Lunch Break: Panera Bread

Find out which salad is the most balanced and which sandwich you shouldn’t even come close to touching.

Avoid Panera’s bacon turkey bravo sandwich at all costs. Your waistline will thank you later. Photograph courtesy of Flickr user michaelcrane123.

Welcome back to the Lunch Break series, where we examine the menus of common lunchtime destinations and help you make the best choice from your options. Today we take a look at the ever-popular Panera Bread. Plenty of people love Panera, but does it love them back? We called on Rockville trainer and public health expert Michelle Wong to walk us through the chain’s very thorough nutrition and ingredient stats.

“The beauty of Panera is choice. It’s very interchangeable; you can have things as you want them,” says Wong. Overall, she was impressed with the offerings. Check out her diet-friendly picks below.


• “You pick two”: Any sandwich or soup and a Greek or classic salad: While not all of Panera’s soups and sandwiches are conducive to weight loss, the “pick two” option has the advantages of balance and portion size. “Weight management is more about balance than calories,” Wong says (though it’s worth noting that many of Panera’s offerings are 500 to 600 calories, which is ideal for a good meal). The two salads are the lightest of the menu—don’t forget to get dressing on the side.

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• Fuji apple chicken salad: The chicken is all-natural and antibiotic free, which is more than most lunch chains can say for their meat.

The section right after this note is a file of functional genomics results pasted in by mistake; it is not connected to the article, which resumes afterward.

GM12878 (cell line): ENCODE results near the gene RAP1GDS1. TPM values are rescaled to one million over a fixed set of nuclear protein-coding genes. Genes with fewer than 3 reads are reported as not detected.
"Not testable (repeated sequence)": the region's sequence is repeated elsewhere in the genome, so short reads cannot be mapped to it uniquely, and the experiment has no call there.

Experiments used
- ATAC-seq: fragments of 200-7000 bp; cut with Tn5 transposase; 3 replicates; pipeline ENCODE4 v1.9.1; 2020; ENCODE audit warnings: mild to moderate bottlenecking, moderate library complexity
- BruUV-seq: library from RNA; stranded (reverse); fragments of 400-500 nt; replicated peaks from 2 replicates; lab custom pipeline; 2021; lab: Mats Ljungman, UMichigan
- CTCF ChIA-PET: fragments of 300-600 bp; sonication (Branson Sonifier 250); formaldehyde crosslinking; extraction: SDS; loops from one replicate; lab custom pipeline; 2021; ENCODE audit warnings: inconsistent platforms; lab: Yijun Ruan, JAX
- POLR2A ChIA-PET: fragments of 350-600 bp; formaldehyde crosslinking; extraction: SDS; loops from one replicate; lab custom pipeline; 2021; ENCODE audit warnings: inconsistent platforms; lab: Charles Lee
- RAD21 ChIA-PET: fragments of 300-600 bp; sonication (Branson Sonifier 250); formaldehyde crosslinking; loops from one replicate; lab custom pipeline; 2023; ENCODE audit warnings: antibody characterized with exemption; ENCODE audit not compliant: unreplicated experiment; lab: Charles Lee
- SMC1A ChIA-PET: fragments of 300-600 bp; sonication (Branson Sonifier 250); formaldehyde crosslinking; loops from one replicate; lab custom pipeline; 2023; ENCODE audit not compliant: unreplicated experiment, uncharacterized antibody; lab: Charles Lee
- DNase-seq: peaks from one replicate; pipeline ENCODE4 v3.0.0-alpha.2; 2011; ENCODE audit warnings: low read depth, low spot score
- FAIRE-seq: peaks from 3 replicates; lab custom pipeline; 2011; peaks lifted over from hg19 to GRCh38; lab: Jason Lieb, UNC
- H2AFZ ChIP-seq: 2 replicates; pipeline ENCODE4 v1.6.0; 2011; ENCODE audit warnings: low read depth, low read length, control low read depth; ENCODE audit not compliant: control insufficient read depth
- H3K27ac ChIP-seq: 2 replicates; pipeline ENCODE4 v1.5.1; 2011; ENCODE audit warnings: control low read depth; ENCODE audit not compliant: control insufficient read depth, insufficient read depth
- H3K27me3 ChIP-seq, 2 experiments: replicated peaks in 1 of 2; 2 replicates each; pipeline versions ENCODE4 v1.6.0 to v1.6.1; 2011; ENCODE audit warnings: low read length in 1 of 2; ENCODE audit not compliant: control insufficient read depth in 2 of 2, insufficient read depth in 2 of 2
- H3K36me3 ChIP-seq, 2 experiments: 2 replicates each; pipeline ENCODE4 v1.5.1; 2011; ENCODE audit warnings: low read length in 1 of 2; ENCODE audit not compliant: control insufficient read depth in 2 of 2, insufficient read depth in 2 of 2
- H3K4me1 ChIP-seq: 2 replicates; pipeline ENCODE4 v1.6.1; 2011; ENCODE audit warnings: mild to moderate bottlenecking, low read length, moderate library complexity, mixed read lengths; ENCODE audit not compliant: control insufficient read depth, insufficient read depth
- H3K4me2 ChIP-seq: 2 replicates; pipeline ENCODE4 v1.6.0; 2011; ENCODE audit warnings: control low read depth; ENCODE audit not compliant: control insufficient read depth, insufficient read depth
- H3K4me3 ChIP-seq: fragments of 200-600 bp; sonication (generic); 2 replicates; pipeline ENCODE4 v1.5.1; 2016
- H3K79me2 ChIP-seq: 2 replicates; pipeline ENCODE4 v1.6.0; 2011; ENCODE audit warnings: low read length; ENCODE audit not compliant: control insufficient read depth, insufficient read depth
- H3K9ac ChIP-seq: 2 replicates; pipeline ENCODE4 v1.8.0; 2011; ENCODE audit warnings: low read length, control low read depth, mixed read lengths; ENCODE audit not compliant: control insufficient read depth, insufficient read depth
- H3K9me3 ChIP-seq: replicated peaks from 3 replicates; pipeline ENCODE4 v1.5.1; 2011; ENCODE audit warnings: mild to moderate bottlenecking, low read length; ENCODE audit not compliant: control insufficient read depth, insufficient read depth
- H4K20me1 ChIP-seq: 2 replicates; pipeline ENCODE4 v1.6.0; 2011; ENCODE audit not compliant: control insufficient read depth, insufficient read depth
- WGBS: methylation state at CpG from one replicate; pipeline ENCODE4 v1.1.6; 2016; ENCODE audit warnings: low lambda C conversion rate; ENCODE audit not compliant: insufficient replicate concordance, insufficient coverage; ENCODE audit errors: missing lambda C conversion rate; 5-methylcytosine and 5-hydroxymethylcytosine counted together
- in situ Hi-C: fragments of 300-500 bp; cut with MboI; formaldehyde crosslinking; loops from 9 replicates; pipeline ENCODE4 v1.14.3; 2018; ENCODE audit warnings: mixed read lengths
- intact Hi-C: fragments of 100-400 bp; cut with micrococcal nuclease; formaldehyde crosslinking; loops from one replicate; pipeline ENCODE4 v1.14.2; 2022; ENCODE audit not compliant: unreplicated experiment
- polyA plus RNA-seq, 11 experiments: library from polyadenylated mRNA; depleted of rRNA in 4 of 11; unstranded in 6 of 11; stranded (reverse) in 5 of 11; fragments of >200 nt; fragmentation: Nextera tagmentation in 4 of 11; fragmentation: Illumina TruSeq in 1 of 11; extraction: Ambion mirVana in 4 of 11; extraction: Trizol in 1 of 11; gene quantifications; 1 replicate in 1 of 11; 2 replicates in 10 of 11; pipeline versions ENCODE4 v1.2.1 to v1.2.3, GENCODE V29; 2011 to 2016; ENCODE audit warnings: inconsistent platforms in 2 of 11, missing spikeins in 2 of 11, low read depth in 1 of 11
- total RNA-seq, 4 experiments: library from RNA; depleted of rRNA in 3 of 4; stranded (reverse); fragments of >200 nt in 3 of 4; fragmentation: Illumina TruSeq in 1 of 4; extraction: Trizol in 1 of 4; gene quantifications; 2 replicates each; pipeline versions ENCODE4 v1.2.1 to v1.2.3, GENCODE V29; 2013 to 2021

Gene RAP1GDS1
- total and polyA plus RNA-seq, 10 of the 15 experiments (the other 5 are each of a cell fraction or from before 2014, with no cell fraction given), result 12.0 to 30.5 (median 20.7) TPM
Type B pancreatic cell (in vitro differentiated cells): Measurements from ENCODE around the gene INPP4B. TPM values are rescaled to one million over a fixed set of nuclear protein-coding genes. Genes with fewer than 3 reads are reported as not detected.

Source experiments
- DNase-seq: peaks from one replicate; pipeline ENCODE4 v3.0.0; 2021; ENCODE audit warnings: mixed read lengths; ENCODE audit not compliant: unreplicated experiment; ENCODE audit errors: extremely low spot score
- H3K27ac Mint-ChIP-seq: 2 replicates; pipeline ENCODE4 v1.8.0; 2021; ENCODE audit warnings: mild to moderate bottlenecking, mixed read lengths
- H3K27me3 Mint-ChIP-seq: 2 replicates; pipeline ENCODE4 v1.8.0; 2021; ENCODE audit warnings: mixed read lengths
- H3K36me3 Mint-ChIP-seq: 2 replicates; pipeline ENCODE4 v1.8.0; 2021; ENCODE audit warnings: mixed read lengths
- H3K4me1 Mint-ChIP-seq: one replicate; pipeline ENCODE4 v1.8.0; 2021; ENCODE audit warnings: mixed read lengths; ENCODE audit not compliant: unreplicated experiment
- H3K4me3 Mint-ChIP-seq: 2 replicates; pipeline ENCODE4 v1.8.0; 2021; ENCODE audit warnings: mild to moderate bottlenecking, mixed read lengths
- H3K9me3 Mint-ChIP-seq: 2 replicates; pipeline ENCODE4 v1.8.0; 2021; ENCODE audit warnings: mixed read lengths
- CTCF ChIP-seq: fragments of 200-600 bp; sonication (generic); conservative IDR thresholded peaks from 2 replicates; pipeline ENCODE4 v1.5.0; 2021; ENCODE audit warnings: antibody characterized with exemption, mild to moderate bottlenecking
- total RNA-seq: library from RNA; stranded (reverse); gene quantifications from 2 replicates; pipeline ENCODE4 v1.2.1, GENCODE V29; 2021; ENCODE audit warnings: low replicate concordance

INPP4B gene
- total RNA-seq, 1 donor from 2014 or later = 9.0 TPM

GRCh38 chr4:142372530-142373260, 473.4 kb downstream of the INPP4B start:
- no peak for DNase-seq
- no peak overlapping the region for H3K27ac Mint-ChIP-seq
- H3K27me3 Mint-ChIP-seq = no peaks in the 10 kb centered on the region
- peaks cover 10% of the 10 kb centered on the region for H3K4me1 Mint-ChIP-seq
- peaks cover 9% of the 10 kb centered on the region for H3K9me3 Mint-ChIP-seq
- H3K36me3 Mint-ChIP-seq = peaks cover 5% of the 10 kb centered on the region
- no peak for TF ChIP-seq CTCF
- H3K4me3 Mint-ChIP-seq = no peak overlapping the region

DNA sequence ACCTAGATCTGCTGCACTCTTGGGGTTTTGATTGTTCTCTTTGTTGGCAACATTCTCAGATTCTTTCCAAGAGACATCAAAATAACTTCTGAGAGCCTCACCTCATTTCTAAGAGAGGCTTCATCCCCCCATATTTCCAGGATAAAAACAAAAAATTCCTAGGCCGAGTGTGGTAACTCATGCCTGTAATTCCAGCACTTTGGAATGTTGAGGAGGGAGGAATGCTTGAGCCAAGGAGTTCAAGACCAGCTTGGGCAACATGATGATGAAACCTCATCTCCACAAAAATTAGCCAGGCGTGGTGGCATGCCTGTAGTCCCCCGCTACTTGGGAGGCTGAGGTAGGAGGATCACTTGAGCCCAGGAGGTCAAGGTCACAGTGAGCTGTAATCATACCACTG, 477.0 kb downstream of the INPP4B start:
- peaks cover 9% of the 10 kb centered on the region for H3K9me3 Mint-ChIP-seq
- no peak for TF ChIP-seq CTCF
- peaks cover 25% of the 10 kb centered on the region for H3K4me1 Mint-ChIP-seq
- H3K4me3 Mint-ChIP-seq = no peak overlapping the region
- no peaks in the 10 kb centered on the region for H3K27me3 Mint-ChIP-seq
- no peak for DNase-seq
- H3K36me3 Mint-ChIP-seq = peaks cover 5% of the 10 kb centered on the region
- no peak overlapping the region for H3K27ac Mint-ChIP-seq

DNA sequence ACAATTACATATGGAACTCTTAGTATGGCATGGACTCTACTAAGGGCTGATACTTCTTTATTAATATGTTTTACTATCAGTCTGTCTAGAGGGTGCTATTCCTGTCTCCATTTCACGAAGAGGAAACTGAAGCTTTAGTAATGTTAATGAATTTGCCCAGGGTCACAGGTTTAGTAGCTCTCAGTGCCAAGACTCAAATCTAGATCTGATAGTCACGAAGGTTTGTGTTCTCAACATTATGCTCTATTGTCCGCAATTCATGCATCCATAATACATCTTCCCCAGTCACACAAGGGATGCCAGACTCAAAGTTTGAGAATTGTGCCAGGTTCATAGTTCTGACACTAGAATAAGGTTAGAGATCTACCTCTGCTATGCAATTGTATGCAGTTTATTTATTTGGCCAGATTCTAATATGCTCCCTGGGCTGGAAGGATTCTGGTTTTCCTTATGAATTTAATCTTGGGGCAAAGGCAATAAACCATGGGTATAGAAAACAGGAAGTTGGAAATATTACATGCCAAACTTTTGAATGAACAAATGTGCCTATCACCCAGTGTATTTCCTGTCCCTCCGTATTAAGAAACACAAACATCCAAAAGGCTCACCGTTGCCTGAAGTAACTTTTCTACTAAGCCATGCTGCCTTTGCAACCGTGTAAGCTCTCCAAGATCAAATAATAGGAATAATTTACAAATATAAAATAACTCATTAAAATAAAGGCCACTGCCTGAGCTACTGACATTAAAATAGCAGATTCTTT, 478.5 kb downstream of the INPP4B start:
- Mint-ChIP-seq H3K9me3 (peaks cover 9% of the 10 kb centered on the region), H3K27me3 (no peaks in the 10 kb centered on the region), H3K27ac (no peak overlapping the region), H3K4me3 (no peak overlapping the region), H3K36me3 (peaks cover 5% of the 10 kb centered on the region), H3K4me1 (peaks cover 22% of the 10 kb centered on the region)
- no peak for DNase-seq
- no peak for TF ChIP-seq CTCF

• Mediterranean salmon salad: With its salmon, almonds, and olives (good fats), plus fruits, vegetables, and just a sprinkling of cheese, this is one of the most well-rounded options on the menu. Wong explains, “The biggest thing [for weight loss] is looking for a balance of healthy fats, lean proteins, fiber, vegetables, and whole grains. You want nutrient-dense foods.”

• Mediterranean veggie sandwich: This vegetable medley is both flavorful and chock-full of nutrients (in fact, it has more than a recommended day’s worth of calcium). Even the tomato-basil wheat bread it comes on provides 25 percent of your daily iron. Salt and pepper are typically added to the sandwich, so opt out of the salt to keep your sodium intake in check.


• Bacon turkey bravo sandwich: It’s 800 calories and has more than a full day’s worth of sodium—upward of 2,300 milligrams. The bacon doesn’t help, either.

• Signature mac and cheese (large): “Most of the things on the menu that are calorie-dense are so because they have a lot of cheese,” Wong says. Mac and cheese of course, is exactly that—and at 980 calories (more than half from fat) and loaded with sodium, it’s one of the items you should just pretend isn’t even on the menu.

• Italian combo sandwich: The description reads: meat, meat, meat, meat, cheese . . . the lettuce, tomato, onions, and pepperoncini can’t compete. Though high in vitamins and protein, this sammie is also high in sodium and carbs. “A lot of weight management issues stem from excess carb intake more than excess fat intake,” Wong explains. It’s simply too much of everything for one meal.

Our expert says that in general, weight management is about paying attention and actively thinking about what you eat. Also, be wary of things labeled low-fat (“that means the taste has to come from somewhere else—usually sugar,” she says). Try to create well-rounded meals and snacks every time you eat, and “always look up the menu before you go out, or ask for nutrition facts.”

Michelle Wong is the personal training assistant department head at Life Time Fitness in Rockville, where she leads a team of personal trainers and dietitians. You can contact her at or at 240-599-2957.